Conservative management

As for Achilles tendinopathy, the first line of conservative management is cryotherapy for its analgesic effect and because it counteracts the neovascularisation process. However, several non-operative treatments modalities have been proposed: oral drugs (NSAIDs and corticosteroids), injections (such as platelet-rich plasma) and physical therapy (i.e. shockwave therapy).
NSAIDs are a mainstay for the management of tendinopathic pain but they are useful only in the short term (7–14 days), in particular in shoulder tendinopathy [ 97], but there is no long-term benefit. Corticosteroids have been used in various tendinopathies [ 98101]. Compared to physical therapy, corticosteroids improve walking pain at 4 weeks, but, while at 6 months physical therapy group had good results, the corticosteroids (CIs) group experienced a relapse [ 100, 101].
Eccentric exercises (EEs) are the most popular nonoperative treatment but there is no consensus on which the best is [ 102]. Many EEs protocols are used with different duration and/or frequency, drop squats versus slow eccentric movement, a decline board, and exercising until tendon pain. A study compared primary surgery with an EEs program on a decline board, and at 12 months there was significant improvement in both groups without any significant differences [ 103]. Visnes et al. [ 104] compared a decline board program with normal training in elite volleyball players during the playing season and found no significant difference at 6 weeks and 6 months.
An attractive management option is platelet-rich plasma (PRP) injection [ 105107], which has some good outcomes [ 107, 108], but there are no level 1 or 2 studies, and no standards for dosage, injection technique, timing, or number of injections are validated.
Regarding physical therapy, Extracorporeal shock wave therapy (ESWT), generating high strains in the tendon, may produce analgesic benefits through stimulation of tissue healing [ 109, 110]. There is no consensus on the method of application, generation, energy level, number, frequency of treatments, and the use of anaesthesia [ 111, 112].

Surgical management

Approximately 10% of patients are refractory to conservative treatment, and in these patients surgical treatment is indicated [ 113]. There no consensus on the ideal surgical technique, including whether open techniques are preferable to arthroscopic methods [ 114118].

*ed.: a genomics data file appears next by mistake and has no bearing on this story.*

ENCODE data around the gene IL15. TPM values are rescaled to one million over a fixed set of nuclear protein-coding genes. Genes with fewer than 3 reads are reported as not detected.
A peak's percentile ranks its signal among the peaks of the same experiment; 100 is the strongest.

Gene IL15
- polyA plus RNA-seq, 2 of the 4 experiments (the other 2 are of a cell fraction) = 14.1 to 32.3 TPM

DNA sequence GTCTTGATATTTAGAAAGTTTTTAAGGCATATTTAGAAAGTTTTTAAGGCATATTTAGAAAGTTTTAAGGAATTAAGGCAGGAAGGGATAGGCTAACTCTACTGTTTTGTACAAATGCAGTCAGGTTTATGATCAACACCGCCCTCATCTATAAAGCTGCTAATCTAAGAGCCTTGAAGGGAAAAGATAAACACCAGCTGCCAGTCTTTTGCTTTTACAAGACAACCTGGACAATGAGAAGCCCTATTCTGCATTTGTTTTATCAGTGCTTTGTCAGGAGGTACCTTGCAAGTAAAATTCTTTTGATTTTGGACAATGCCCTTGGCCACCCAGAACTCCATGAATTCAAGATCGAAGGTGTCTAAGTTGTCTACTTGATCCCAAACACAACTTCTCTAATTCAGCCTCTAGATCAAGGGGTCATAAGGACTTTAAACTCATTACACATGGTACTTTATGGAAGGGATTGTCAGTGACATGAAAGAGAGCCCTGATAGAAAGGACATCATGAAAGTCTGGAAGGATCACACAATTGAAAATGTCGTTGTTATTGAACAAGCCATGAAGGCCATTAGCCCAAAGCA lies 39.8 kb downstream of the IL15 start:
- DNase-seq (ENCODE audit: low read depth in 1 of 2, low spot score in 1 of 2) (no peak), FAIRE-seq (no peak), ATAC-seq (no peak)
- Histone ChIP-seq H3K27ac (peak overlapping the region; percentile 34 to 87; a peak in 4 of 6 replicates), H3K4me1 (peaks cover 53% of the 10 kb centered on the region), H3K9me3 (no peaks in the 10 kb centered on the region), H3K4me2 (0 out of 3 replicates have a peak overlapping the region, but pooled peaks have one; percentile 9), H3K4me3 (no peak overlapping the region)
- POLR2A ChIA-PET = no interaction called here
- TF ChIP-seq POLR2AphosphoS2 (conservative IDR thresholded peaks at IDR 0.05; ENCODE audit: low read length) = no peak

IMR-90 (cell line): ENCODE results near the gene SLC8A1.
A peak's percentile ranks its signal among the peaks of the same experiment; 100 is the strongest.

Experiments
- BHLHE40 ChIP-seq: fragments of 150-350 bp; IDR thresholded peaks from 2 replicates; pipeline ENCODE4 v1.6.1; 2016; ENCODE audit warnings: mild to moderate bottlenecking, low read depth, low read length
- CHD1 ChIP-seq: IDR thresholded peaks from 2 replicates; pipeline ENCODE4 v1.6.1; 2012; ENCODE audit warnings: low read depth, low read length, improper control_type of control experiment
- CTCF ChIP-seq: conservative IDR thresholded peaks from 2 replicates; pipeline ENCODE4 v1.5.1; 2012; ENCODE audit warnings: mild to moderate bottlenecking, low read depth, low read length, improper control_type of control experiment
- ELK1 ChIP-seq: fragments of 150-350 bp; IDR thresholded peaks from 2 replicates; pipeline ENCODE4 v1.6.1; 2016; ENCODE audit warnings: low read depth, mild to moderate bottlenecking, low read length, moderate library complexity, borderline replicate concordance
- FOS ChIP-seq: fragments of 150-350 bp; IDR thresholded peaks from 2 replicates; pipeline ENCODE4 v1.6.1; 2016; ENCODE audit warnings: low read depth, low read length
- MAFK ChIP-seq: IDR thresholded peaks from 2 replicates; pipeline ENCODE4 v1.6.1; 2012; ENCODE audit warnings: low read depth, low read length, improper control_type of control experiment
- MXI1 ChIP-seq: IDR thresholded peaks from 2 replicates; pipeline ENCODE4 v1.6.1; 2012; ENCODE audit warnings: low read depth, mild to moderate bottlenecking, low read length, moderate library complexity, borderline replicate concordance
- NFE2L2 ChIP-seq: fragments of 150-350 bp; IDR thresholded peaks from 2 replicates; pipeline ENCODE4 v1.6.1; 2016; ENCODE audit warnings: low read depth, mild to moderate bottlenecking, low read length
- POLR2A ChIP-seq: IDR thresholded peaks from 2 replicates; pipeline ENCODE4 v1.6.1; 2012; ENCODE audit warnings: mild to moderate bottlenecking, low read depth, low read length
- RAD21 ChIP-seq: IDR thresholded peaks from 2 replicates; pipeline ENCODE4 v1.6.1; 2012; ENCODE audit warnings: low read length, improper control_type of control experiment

The use of arthroscopy is another possibility, and some surgeons have reported their experience with debridement of the patellar tendon alone [ 119], while others have described treating both the tendon and bone [ 120]. Arthroscopic management may be used to debride the adipose tissue of the Hoffa’s body on the posterior aspect of the patellar tendon, to remove the area of neovascularity, to debride the abnormal portion of the patellar tendon, and excise the lower pole of the patella. The surgical approach starts with examination of the knee to exclude coexistent lesions: hypertrophy of the Hoffa fat pad and mucous ligament can often be present, and moderate to severe synovial hypertrophy can be present around the lower pole of the patella [ 121123]. The removal of these tissues also allows visualisation of the articular side of the tendon, its insertion to the patella, and the lower pole of the patella. The amount of abnormal patellar tendon is estimated using preoperative MRI and US and used as a guide before surgical debridement. Debridement of the abnormal tendon tissue is carried using an arthroscopic shaver, until abnormal tendon is visualised. Plain radiographs and MRI are used to guide the amount of patella excised, particularly where an inferior spur is present. The inferior pole of the patella is carefully prepared using the radiofrequency probe, and excision of the lower pole of the patella is then performed. Arthroscopic surgery for patients with PT, refractory to nonoperative management, appears to provide significant improvements in symptoms and function [ 124], with improvements of the International Knee Documentation Committee (IKDC) [ 125], Lysholm knee score [ 125], and Victorian Institute of Sport Assessment (VISA) -P scores [ 126] maintained for 3 years’ follow-up [ 127]. Recent studies show that partial resection of the distal pole of the patella achieved 90% (18/20) good to excellent results [ 120], while arthroscopic removal of hypertrophic synovium and fat pad without resection of patellar tendon showed a 76.7% (23/30) return to play rate and 90% good or excellent outcomes [ 128]. Unfortunately, lack of prospective randomised controlled trials limit the significance of the related studies [ 124].